August is Black Business Month, which celebrates the Black business owners who make up about 10% of all businesses in the U.S., 35% of those being owned by Black women.
During a challenging time for any small business to stay afloat, Black entrepreneurs faced a set of unique set of challenges. According to the University of California at Santa Cruz Institute for Social Transformation, 17% of white-owned businesses went under only weeks into the pandemic. By comparison, during that same time, 41% of Black-owned businesses closed their doors.
But beyond the “Shop Black” campaigns and trending Instagram hashtags, many Black-owned businesses are thriving.
Scroll down to get to know a few of them.
Beautiful Curly Me
Business: Dolls, books, satin sleep caps and more
Zoe Oli had trouble accepting herself and her natural hair. Zoe shared with her mom that she “felt different” than her other classmates with straight and what she described as “pretty” hair. Her mom, Evana Oli, decided to soothe her daughter’s anxiety and encourage her to see who she truly is by purchasing her a Black doll that reflected her own appearance.
Zoe really loved the doll but she noticed she didn’t have hair like hers. When her mom returned to the store and couldn’t find any dolls with curls like Zoe, she decided to do something about it. Zoe asked her mom if they could make dolls that she and other girls like her could relate to and Beautiful Curly Me was born.
“Dream big, work hard and never give up. You have to believe you can do anything you set your mind to, and no matter how hard it gets, there is always a way forward,” Zoe told “GMA.”
Not only does Beautiful Curly Me help empower girls around the world but for every doll purchased, the company donates one doll to an underprivileged girl. Beautiful Curly Me also offers a Gift-a-Doll program for those looking to purchase a doll for another child.
“I want Beautiful Curly Me to be a global brand and to create spaces for girls to play, learn and get empowered,” Zoe shared.
Copper and Brass
Business: Stationary and paper goods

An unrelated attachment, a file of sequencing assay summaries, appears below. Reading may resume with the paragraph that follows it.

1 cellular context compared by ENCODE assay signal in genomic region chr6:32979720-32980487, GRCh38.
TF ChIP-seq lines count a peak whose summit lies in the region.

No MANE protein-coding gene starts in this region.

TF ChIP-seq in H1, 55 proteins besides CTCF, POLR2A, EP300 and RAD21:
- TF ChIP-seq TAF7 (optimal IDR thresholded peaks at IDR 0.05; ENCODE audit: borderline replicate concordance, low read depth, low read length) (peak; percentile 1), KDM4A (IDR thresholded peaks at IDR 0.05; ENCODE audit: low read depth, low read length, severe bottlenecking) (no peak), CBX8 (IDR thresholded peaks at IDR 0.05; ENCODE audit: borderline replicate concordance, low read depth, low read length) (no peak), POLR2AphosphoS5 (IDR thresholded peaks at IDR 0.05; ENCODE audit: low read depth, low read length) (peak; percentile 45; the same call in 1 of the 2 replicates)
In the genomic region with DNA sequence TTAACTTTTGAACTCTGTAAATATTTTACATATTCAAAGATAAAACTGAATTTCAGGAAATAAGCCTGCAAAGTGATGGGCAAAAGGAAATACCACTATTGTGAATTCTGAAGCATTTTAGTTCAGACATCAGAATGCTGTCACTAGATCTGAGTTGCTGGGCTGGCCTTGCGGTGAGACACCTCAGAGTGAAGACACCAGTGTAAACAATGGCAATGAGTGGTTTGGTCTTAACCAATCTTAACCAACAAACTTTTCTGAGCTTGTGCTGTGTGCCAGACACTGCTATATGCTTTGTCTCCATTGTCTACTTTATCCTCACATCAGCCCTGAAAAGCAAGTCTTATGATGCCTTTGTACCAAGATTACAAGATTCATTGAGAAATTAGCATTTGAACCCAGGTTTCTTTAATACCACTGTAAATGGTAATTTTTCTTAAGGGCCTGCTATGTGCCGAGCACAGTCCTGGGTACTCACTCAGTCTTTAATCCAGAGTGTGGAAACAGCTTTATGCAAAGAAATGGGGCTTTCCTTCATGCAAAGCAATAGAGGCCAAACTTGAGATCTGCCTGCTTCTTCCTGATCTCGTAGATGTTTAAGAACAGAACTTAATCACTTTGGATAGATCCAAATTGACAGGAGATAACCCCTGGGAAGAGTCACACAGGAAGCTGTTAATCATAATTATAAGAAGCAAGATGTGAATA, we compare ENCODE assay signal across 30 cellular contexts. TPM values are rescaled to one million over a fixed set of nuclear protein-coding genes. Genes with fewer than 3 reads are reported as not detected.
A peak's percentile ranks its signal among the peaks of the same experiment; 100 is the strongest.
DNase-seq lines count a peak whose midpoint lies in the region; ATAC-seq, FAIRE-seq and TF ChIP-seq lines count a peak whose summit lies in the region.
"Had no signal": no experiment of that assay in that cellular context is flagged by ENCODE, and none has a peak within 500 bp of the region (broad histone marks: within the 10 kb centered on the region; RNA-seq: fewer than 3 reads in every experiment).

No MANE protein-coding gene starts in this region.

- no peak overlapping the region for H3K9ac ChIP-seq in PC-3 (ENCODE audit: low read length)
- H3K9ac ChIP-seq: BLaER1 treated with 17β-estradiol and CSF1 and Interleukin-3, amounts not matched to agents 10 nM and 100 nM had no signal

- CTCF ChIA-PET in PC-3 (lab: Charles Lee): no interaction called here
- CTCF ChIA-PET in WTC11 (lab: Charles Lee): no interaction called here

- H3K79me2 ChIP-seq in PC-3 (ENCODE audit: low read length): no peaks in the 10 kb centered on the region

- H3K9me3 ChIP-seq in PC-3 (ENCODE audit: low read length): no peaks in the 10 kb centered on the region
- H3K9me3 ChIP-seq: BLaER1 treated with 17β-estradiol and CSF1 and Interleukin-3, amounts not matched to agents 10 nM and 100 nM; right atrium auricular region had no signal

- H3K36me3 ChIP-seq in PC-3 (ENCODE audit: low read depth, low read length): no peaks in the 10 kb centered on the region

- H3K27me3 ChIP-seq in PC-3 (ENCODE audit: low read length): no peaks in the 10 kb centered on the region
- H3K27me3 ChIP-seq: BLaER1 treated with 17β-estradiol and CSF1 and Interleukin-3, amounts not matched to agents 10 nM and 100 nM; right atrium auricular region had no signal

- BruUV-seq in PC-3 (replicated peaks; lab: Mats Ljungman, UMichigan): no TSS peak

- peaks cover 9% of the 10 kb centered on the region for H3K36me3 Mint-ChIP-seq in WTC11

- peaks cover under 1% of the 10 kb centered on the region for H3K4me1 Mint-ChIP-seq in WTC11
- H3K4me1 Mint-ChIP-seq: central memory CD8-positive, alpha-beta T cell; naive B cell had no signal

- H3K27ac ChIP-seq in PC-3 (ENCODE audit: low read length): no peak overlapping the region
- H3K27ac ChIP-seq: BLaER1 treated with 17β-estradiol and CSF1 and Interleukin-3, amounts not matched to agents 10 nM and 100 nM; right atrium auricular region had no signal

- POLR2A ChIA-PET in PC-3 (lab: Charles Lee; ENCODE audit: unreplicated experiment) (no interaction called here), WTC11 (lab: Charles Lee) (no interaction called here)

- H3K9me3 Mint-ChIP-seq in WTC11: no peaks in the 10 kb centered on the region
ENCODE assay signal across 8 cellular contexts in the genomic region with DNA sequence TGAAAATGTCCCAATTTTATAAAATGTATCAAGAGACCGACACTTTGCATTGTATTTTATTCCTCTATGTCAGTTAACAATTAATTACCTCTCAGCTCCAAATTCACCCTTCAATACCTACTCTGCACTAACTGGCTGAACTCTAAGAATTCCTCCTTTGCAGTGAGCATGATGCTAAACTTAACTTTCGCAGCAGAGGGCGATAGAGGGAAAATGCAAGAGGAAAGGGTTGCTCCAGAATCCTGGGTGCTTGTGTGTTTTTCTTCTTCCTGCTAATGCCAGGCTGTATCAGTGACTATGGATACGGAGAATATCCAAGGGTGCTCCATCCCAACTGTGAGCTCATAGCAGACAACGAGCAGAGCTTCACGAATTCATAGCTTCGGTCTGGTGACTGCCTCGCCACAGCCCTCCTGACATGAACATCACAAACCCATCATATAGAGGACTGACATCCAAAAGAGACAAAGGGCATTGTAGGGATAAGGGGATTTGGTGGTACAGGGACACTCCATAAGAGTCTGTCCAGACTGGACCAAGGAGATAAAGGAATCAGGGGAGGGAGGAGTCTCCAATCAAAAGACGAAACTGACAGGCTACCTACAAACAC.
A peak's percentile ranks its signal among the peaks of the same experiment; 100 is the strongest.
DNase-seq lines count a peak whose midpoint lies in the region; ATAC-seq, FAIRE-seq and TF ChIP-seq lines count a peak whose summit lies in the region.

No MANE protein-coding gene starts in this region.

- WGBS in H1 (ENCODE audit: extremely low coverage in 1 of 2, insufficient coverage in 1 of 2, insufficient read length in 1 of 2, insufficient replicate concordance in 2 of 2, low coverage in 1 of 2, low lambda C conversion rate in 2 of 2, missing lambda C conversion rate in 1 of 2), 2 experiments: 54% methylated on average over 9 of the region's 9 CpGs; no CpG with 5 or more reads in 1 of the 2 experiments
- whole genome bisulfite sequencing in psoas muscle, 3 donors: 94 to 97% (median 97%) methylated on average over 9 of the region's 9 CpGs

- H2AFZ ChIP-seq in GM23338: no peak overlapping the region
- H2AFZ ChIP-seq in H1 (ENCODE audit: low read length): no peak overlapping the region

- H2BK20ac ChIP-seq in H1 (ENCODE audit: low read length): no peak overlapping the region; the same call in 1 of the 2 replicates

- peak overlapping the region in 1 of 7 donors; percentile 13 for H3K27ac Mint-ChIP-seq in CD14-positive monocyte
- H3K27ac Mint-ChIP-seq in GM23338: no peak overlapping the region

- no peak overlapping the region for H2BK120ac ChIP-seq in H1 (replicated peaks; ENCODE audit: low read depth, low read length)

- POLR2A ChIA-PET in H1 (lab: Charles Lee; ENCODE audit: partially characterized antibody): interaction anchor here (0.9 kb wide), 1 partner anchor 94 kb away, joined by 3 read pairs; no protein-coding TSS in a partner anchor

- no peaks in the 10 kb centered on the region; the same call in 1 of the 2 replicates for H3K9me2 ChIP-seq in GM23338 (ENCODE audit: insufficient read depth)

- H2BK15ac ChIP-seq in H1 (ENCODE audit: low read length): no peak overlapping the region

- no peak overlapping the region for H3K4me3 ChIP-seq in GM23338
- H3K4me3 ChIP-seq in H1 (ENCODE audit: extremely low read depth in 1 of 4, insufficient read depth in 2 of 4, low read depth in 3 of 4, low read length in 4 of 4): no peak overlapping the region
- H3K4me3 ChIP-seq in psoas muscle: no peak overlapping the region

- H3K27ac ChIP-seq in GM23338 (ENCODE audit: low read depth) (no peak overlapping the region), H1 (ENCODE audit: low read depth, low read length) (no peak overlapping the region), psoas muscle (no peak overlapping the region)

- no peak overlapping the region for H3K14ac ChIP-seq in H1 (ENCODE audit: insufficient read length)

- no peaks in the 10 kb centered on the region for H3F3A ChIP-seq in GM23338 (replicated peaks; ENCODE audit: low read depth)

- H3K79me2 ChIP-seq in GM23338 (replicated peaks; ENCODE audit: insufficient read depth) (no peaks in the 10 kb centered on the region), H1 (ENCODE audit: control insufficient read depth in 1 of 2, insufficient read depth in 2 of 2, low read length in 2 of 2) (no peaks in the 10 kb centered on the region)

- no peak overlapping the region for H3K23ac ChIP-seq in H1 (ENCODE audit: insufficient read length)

Ariel Young started Copper & Brass Paper Goods in 2017 after noticing a lack of diversity in the paper goods industry. She started with wrapping paper and put her company on the map with a Black Santa gift wrap. From there, her business grew to include custom notebooks, pens, pouches and an assortment of office supplies featuring Black imagery.
“As a Black woman and mother, it is equally important to lead by example within my community,” she told “GMA.” “I want my son and others to see that you can do anything with hard work and determination. I want to create generational wealth as well as a legacy.”
Young has made it her mission to dispel myths and assumptions around Black business owners. “At Copper and Brass Paper Goods, I lead with excellence in everything I do for the company. I’m not a stranger to hard work and I take great pride in producing quality products and offering great customer service,” she said. “As a Black woman entrepreneur, it is my duty to redefine the lens through which Black businesses are often viewed.”
Selina King Jewelry
Business: Fine jewelry
Selina King majored in business and fashion and always had a desire to own her own jewelry business.
“Jewelry design is in my blood,” she said. “My father was a self-taught jeweler and I spent a lot of time with him in his studio as a child. When I first began, I was taking apart vintage pieces and redesigning them. My designs ended up being really successful and the line took off from there, eventually evolving into a full-fledged brand.”
Over the past nine years, King has grown her dream into a successful small business.
“I am envisioning expanding into shoes and accessories and possibly clothing. It has always been a dream of mine to have my own storefront,” she told “GMA.”
“In addition, a huge part of my company from the very beginning has been giving back; it is a major driving force and the heart behind my brand. I currently have an empowerment project where I select women who are exceptional people — who constantly put others before themselves — to shop my website and pick out a gift for themselves.”
“Really, my biggest hopes and dreams for the growth of Selina King are to be able to give back to people on an even larger scale,” she added.
With Love, Imoni
Business: Skin care
Da’Zha Frazier, 20, was working at a major skin care retailer when she felt the creative urge to start making her own line of body butter. When she got started creating her own product, she had full control of the formula and tailored it to her skin’s needs and the needs of her potential customers.
“I posted my first batch on my personal Instagram story and my friends/followers asked if I was going to sell it,” she said of the birth of With Love, Imoni.
“As a Black female entrepreneur, I’ve noticed the lack of diversity and inclusion in body and skin care,” she added. “For my first brand photo shoot, I included a variety of models with different skin tones, sexualities and identities. Although With Love, Imoni is an inclusive business, it is important to me that minorities and POC are highlighted.”
“When I first started my business, I didn’t expect it to go anywhere. I didn’t have a budget or a plan and frankly, I am still learning and growing,” she added. “I hope one day I am able to open a warehouse or storefront and have my own team.”